On the shore of Lake Superior, as wildfire spread just to the north and drought enveloped the state of Minnesota, a coalition of artists, poets and Indigenous leaders joined together to celebrate water as a fundamental resource, and to protest Enbridge’s Line 3.
The Water Is Life Festival took place on Wednesday, August 18 in Duluth after only three weeks of planning and preparation. Organized to encourage resistance to the new tar sands oil pipeline currently snaking its way through the waterways and Anishinaabe lands of northern Minnesota, recent occurrences lent a sense of urgency to the event.
The Minnesota Pollution Control Agency revealed days before the Water Is Life Festival that Enbridge had spilled drilling fluid at least 28 times between June 8 and August 5. Those spills totalled over 10,000 gallons and sullied the Mississippi, Willow and Snake rivers, among many others.
Concerns over related human-trafficking have also swelled, especially after arrests on June 25 and 26 implicated two Enbridge employees. The Intergovernmental Panel on Climate Change’s devastating August report and a milestone 800th arrest of Line 3 protestors were also fresh in participant’s minds at the Water Is Life Festival. Included in those arrests was the event’s host and Honor the Earth founder, Winona LaDuke. She recently spent 3 days in prison for participating in a protest near Park Rapids on the Shell river.
LaDuke’s Honor the Earth had critical assistance in planning the Water Is Life Festival from David Huckfelt, a Minneapolis-based musician and activist who spent much of the summer using every opportunity to raise awareness for the cause.
In the lead-up to the Water Is Life Festival, Huckfelt reflected on the festival’s goals: “The show is intentionally geared to any and every human being who wants to protect our water for generations to come. The urgency forced by Enbridge’s brutish haste to ram this pipeline across Native lands, wild rice beds, under and across rivers, meant that we needed to pick a date to do this right now.
“We’re hoping with three weeks’ notice and such a pressing, vital cause, folks from all over the country will be able to find their way to Lake Superior for this benefit. Most of our artists are not touring heavily right now, if at all. Without a doubt, this line-up of supporters and bands is unprecedented as a coalition.”
Huckfelt’s hopes came to fruition. The Water Is Life Festival grounds filled with a receptive, impassioned audience, and every performer used their platform to reflect on why they were there.
Bon Iver’s Justin Vernon explained his motivations early in his set: “For me, this whole thing started out as an expression of being alive. You know the one thing we need to be alive? Water. And that’s why we’re here.”
It was Bon Iver’s first show since March of 2020, and without a tour on the horizon, the group’s set at the Water Is Life Festival was one of the event’s biggest draws.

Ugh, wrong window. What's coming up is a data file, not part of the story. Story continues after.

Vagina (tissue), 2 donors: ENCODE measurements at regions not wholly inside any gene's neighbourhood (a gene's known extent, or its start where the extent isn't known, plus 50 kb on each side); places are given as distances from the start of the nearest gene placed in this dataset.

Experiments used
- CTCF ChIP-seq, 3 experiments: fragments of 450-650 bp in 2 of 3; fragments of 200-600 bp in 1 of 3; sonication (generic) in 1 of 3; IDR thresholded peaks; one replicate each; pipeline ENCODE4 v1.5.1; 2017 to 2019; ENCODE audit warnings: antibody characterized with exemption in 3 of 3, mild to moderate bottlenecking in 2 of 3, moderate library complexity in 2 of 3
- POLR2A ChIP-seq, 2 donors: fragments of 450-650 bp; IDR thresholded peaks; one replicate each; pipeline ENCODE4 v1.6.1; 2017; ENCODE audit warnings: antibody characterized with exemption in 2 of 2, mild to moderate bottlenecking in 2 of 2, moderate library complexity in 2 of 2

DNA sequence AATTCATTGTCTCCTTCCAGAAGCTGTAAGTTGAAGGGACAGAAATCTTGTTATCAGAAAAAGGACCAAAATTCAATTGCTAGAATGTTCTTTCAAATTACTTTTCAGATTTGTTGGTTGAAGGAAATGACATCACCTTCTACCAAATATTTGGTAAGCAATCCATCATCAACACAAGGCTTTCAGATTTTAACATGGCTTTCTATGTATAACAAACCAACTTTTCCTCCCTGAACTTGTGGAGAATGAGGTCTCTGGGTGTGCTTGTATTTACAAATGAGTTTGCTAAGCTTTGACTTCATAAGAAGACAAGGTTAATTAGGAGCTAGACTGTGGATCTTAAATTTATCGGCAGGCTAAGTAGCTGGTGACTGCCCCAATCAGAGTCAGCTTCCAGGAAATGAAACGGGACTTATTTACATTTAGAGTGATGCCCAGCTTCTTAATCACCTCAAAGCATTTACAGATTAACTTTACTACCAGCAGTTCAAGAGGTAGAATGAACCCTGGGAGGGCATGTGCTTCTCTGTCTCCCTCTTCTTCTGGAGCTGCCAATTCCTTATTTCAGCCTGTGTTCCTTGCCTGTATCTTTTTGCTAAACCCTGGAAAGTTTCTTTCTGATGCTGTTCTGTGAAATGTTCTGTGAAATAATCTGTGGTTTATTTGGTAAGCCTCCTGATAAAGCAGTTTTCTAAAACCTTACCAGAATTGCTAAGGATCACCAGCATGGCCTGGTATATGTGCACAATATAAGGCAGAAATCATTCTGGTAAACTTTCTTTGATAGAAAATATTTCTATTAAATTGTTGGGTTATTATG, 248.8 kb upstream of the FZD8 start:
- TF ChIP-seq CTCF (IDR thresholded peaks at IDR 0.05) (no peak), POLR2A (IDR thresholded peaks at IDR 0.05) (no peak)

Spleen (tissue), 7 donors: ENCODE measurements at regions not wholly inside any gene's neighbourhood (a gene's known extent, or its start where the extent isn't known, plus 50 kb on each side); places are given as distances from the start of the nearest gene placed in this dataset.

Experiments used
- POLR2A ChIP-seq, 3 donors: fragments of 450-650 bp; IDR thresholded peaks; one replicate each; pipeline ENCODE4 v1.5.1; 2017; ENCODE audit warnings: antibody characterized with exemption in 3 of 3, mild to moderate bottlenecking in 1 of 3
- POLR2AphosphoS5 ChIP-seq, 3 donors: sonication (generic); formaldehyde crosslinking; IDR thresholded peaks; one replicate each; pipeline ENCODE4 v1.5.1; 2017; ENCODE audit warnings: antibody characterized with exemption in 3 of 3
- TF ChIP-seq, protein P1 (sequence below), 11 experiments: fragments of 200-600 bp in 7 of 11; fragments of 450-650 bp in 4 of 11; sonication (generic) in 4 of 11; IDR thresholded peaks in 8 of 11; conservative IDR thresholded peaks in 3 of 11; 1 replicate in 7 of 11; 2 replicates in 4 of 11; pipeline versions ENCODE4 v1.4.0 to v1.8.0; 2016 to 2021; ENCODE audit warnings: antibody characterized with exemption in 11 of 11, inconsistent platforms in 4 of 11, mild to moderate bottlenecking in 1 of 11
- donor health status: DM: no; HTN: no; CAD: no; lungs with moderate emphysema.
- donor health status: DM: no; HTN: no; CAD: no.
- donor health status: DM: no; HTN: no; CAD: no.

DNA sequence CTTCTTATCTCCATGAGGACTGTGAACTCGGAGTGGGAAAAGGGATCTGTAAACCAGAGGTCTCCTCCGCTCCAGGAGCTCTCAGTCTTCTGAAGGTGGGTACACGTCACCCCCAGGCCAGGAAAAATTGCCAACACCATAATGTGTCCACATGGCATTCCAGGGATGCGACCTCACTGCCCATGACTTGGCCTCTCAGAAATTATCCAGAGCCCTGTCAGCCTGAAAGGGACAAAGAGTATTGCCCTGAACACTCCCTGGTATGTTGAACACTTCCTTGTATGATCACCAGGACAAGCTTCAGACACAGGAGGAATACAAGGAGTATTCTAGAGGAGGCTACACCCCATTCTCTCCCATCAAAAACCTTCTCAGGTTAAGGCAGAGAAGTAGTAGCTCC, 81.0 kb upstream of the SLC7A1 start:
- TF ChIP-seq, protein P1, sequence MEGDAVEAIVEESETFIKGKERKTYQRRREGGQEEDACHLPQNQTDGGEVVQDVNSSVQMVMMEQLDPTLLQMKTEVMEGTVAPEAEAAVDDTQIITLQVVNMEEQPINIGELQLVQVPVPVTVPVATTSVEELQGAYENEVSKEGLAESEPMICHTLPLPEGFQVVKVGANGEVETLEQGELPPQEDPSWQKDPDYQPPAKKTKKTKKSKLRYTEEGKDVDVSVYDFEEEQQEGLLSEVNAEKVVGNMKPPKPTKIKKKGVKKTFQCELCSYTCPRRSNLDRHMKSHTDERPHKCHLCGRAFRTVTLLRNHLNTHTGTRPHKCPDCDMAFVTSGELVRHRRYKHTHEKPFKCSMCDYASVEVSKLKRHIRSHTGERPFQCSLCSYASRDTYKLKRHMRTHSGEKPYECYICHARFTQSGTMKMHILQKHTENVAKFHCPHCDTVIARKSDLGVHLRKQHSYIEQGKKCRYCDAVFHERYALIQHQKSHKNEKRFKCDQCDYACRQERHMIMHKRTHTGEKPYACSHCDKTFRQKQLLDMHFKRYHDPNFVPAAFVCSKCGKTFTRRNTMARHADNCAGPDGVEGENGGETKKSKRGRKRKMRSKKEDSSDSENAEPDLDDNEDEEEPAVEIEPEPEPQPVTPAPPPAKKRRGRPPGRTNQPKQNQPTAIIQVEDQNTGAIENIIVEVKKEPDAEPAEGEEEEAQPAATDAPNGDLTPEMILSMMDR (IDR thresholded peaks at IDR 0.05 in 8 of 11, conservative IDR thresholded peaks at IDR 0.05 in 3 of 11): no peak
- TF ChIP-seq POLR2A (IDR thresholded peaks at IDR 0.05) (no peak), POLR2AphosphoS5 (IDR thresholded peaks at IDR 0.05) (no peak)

Bon Iver’s appearance was bolstered by a host of impressive collaborators. Navajo rocker Corey Medina, Ojibwe songwriters Annie Humphrey and Keith Secola, folk-singer Larry Long, Lissie, Huckfelt and Minneapolis indie-rockers Hippo Campus contributed sets to a rapt audience. At the Water Is Life Festival, there was also strong local support from Duluth musicians Alan Sparhawk (Low), Charlie Parr and Superior Siren.
In a particularly pleasant surprise, Nashville-based Adia Victoria was a late addition to the Water Is Life Festival bill. Fresh off her acclaimed appearance at the Newport Folk Festival, where she performed with Chaka Khan and Lucy Dacus, among others, Victoria captivated the crowd with her new single “Magnolia Blues.”
Speeches from protestors, politicians and tribal leaders punctuated each performance, recentering the festival’s momentum. At the end of the night, the Water Is Life Festival attendees were reminded that their work was far from over. Future marches needed support, and a rally at the Minnesota State Capitol quickly approached.
Vernon emphasized the need for future action as he finished his set: “This is part of the process, lifting people up and coming together. But something needs to happen tomorrow too, and I hope we all remember that.”
Shortly after the Water Is Life Festival, Huckfelt expressed his thanks to all who participated, “Lake Superior couldn’t hold all the gratitude I feel for everyone who came together to answer the emergency call to protect our water and stop Line 3. I’ve never witnessed a mightier spirit. As Keith Secola said during “NDN Cars,” ‘Welcome to the Resistance’.”
Andy Witchger (@andywitchger) works as a naturalist at Hawk Ridge Bird Observatory in Duluth, Minnesota. You can find his previous work in MPR, Far Out Magazine, Bring Me The News, Rolling Stone and on his mom’s refrigerator.